ACROSS the province, most teachers and students are now back in classrooms and to understand their experiences, and to continue to advocate for the health and safety measures necessary to keep our school communities safe, the BC Teachers’ Federation conducted a quick poll of members. The poll was open from September 17 to 21 and responses were received from all but two school districts. The poll gathered 8,952 responses, representing classroom teachers (70%), specialist teachers (21%), teachers teaching on call (5%) and other teaching positions.
You can read the snapshot report on the findings at https://bctf.ca/publications/ResearchReports.aspx?id=58256.
The poll asked teachers about the adequacy of the health and safety measures in place at their worksites. Only 7% of respondents who have returned to in-person instruction said the measures were “completely adequate.” A total of 60% of teachers said the health and safety conditions in their school setting was either “completely inadequate” or “somewhat inadequate.”
BCTF President Teri Mooring said the survey outlines how the Ministry of Education’s restart plan has fallen short in making sure teachers have the necessary health and safety measures in place during this pandemic.
“A significant majority of teachers are working in schools without the necessary safety measures in place to prevent the possible spread of COVID-19,” said Mooring. “These are not surprising results. Teachers have been raising concerns since July 29 that the Ministry of Education’s restart plan wasn’t good enough. Many teachers are working in classrooms that have no space for physical distancing or access to fresh air. In many cases there has been no reduction in class sizes or school density. Coupled with a weak mask mandate and it’s clear why so many teachers are reporting unsafe conditions.”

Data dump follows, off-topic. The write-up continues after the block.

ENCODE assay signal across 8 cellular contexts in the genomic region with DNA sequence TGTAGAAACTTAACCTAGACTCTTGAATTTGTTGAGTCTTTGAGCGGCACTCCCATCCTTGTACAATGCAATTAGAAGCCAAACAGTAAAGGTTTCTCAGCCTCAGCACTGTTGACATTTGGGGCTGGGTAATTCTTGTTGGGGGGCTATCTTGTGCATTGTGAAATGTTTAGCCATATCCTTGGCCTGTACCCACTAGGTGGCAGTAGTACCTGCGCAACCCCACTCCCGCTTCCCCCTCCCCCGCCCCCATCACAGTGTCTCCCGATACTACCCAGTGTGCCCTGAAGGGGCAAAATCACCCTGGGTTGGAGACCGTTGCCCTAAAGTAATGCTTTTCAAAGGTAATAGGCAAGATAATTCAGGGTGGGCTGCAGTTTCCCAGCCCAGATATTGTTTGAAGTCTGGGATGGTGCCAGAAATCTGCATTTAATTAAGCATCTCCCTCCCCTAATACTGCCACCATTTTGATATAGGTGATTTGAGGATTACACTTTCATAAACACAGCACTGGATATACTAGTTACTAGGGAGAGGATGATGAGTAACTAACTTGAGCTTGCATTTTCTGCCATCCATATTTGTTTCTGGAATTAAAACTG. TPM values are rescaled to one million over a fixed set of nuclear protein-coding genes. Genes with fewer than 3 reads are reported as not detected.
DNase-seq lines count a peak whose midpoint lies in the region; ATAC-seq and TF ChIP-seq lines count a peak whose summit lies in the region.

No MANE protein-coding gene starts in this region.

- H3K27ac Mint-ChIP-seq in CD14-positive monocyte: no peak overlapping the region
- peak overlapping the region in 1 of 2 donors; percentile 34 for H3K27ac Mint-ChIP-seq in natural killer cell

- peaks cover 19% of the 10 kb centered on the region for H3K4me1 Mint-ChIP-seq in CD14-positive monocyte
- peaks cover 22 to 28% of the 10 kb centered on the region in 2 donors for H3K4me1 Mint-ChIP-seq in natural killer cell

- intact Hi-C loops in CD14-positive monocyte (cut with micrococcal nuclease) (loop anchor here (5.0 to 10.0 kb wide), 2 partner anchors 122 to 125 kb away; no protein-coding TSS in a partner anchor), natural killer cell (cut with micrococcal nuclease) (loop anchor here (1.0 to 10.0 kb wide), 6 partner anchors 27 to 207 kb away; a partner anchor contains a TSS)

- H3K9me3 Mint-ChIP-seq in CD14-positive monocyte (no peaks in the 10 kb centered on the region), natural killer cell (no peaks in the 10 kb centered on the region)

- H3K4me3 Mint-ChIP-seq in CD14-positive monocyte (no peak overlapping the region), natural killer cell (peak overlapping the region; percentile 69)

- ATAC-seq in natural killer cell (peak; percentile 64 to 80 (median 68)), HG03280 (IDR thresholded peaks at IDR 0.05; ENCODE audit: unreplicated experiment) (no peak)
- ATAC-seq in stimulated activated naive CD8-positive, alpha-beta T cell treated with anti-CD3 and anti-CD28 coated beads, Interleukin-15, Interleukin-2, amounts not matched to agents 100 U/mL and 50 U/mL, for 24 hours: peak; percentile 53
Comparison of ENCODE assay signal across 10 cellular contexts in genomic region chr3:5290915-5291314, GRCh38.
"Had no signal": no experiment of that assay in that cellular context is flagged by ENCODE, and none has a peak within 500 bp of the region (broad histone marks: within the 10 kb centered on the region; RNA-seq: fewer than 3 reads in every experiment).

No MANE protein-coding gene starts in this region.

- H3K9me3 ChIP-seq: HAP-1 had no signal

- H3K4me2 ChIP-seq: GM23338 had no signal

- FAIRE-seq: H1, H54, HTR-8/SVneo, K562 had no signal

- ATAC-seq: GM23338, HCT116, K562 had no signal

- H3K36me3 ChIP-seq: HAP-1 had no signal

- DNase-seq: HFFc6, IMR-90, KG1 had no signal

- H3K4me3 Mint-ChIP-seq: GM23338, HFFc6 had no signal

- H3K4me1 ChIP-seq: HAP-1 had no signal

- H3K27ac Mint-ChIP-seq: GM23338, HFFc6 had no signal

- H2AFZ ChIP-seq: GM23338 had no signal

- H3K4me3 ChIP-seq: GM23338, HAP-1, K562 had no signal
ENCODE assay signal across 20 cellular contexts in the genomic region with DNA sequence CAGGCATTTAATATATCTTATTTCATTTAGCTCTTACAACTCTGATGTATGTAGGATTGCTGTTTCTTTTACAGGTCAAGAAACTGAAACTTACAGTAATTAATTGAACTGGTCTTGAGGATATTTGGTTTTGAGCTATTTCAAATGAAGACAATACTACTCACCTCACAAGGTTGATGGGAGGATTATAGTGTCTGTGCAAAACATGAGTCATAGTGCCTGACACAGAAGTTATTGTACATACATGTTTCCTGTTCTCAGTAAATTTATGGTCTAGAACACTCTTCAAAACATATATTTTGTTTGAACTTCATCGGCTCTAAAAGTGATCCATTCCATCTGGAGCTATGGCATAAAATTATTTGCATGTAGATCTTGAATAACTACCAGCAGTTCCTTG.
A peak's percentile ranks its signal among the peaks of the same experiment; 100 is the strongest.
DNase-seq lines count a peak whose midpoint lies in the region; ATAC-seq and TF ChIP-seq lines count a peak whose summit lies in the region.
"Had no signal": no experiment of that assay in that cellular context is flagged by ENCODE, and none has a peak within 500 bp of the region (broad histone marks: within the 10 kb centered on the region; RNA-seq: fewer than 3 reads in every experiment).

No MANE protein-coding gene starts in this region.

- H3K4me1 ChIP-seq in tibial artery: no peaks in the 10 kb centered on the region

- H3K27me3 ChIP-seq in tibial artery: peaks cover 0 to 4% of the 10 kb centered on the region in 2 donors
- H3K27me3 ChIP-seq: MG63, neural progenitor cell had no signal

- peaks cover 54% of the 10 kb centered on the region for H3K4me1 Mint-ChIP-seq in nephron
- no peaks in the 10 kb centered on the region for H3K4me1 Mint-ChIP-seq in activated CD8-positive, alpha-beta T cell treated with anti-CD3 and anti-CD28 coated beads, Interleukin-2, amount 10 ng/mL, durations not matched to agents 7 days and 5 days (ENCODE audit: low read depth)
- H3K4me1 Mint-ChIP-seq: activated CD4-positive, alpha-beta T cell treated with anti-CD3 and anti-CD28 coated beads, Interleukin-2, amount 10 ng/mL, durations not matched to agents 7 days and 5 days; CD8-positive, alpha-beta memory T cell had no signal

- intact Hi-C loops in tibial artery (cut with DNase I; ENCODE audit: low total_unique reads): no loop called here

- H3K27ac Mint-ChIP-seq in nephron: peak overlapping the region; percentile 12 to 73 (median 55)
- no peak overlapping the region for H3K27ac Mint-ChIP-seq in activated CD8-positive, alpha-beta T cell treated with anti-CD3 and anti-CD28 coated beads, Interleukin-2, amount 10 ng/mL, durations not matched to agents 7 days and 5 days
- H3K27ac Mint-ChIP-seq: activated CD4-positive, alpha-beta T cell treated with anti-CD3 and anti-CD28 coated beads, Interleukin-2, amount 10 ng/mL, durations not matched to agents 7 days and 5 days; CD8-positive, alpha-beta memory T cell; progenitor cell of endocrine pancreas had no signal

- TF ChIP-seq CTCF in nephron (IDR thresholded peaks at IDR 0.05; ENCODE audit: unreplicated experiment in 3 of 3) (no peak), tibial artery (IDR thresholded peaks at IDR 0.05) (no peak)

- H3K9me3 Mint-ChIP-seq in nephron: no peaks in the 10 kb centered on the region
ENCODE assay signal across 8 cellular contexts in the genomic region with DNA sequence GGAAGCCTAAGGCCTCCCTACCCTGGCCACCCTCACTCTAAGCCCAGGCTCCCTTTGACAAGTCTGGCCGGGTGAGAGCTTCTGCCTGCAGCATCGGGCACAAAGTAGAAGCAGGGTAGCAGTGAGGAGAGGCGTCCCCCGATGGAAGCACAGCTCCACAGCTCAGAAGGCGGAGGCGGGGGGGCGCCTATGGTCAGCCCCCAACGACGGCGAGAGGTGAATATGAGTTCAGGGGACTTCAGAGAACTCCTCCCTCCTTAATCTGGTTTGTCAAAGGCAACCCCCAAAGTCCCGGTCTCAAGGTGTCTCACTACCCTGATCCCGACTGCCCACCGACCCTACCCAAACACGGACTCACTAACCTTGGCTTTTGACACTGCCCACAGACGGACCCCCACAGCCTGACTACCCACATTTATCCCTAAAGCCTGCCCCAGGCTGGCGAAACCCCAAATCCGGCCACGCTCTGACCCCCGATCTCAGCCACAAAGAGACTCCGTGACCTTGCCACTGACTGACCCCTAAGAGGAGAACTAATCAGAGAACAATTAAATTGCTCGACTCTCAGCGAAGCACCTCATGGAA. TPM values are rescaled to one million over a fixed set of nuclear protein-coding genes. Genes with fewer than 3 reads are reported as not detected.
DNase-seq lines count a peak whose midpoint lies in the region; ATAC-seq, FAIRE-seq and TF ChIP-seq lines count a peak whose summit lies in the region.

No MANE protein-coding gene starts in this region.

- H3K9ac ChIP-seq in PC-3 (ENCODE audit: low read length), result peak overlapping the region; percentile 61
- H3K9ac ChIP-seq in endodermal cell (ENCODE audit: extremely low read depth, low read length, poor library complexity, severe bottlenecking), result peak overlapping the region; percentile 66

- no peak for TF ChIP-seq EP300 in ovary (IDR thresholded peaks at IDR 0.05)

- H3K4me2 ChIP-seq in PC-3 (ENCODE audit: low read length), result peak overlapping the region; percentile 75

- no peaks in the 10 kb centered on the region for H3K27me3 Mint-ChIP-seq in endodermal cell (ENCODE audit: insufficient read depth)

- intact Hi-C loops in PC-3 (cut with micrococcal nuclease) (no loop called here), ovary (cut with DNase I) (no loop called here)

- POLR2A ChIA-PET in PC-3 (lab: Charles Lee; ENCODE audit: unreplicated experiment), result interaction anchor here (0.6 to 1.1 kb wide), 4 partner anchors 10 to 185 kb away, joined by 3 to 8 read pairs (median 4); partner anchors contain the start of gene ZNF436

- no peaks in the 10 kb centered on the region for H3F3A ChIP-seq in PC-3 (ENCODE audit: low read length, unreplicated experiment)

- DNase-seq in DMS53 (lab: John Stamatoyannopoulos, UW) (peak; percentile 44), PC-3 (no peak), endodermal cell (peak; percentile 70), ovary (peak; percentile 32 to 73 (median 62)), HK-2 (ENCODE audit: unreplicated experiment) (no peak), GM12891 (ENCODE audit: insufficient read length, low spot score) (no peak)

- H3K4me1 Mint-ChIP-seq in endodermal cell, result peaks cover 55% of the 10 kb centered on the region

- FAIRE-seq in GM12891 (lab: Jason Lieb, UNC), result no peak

While the poll was taken at the end of the second week of school, Mooring explained that things have not improved as BC enters the second month of schools.
“The COVID-19 exposures started almost as soon as schools opened, and now we know there has likely been in-school transmission at multiple sites. The first month has been filled with confusing and inconsistent public reporting, online speculation, and serious lags between an exposure and effective contact tracing. We need the health authorities and school districts to be doing a better job at informing teachers and parents about possible exposures,” she said.
The BCTF continues to call for a stronger mask mandate as well as smaller class sizes and equitable hybrid education options to reduce density in schools and allow people to maintain safe distances.
The Federation has also sent a letter to the Office of the Provincial Health Officer that you can read here https://www.bctf.ca/uploadedFiles/CCD/Ltr%20to%20Dr.%20Bonnie%20Henry-September%2023%202020.pdf